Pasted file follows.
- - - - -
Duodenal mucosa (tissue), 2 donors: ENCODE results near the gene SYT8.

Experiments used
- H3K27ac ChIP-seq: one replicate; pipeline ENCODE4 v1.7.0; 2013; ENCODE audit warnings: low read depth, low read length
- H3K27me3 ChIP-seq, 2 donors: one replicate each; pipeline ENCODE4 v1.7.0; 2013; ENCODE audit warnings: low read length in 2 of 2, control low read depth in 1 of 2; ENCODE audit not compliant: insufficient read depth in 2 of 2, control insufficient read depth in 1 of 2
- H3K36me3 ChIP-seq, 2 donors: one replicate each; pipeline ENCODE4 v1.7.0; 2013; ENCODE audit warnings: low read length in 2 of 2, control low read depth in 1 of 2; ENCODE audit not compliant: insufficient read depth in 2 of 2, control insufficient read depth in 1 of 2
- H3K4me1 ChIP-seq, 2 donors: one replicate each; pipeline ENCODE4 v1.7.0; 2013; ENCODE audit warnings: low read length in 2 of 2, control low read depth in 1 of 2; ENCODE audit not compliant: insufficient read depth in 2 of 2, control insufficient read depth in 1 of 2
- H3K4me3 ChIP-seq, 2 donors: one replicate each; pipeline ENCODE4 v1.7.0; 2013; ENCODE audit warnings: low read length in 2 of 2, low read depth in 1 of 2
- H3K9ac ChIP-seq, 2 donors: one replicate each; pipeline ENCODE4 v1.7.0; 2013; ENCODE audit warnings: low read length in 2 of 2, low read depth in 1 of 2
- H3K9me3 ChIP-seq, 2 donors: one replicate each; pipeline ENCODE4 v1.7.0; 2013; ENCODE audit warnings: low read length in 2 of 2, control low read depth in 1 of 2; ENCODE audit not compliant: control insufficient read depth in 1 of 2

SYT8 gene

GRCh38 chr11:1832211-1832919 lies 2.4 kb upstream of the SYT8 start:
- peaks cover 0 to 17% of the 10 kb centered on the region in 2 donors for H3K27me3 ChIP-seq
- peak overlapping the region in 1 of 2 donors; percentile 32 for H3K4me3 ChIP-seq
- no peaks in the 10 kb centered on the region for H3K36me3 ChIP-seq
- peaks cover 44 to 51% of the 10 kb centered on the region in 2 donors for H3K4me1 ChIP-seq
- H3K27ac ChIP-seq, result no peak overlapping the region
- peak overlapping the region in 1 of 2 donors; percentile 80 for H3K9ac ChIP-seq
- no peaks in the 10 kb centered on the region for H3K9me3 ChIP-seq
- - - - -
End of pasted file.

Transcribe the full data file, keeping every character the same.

Duodenal mucosa (tissue), 2 donors: ENCODE results near the gene SYT8.

Experiments used
- H3K27ac ChIP-seq: one replicate; pipeline ENCODE4 v1.7.0; 2013; ENCODE audit warnings: low read depth, low read length
- H3K27me3 ChIP-seq, 2 donors: one replicate each; pipeline ENCODE4 v1.7.0; 2013; ENCODE audit warnings: low read length in 2 of 2, control low read depth in 1 of 2; ENCODE audit not compliant: insufficient read depth in 2 of 2, control insufficient read depth in 1 of 2
- H3K36me3 ChIP-seq, 2 donors: one replicate each; pipeline ENCODE4 v1.7.0; 2013; ENCODE audit warnings: low read length in 2 of 2, control low read depth in 1 of 2; ENCODE audit not compliant: insufficient read depth in 2 of 2, control insufficient read depth in 1 of 2
- H3K4me1 ChIP-seq, 2 donors: one replicate each; pipeline ENCODE4 v1.7.0; 2013; ENCODE audit warnings: low read length in 2 of 2, control low read depth in 1 of 2; ENCODE audit not compliant: insufficient read depth in 2 of 2, control insufficient read depth in 1 of 2
- H3K4me3 ChIP-seq, 2 donors: one replicate each; pipeline ENCODE4 v1.7.0; 2013; ENCODE audit warnings: low read length in 2 of 2, low read depth in 1 of 2
- H3K9ac ChIP-seq, 2 donors: one replicate each; pipeline ENCODE4 v1.7.0; 2013; ENCODE audit warnings: low read length in 2 of 2, low read depth in 1 of 2
- H3K9me3 ChIP-seq, 2 donors: one replicate each; pipeline ENCODE4 v1.7.0; 2013; ENCODE audit warnings: low read length in 2 of 2, control low read depth in 1 of 2; ENCODE audit not compliant: control insufficient read depth in 1 of 2

SYT8 gene

GRCh38 chr11:1832211-1832919 lies 2.4 kb upstream of the SYT8 start:
- peaks cover 0 to 17% of the 10 kb centered on the region in 2 donors for H3K27me3 ChIP-seq
- peak overlapping the region in 1 of 2 donors; percentile 32 for H3K4me3 ChIP-seq
- no peaks in the 10 kb centered on the region for H3K36me3 ChIP-seq
- peaks cover 44 to 51% of the 10 kb centered on the region in 2 donors for H3K4me1 ChIP-seq
- H3K27ac ChIP-seq, result no peak overlapping the region
- peak overlapping the region in 1 of 2 donors; percentile 80 for H3K9ac ChIP-seq
- no peaks in the 10 kb centered on the region for H3K9me3 ChIP-seq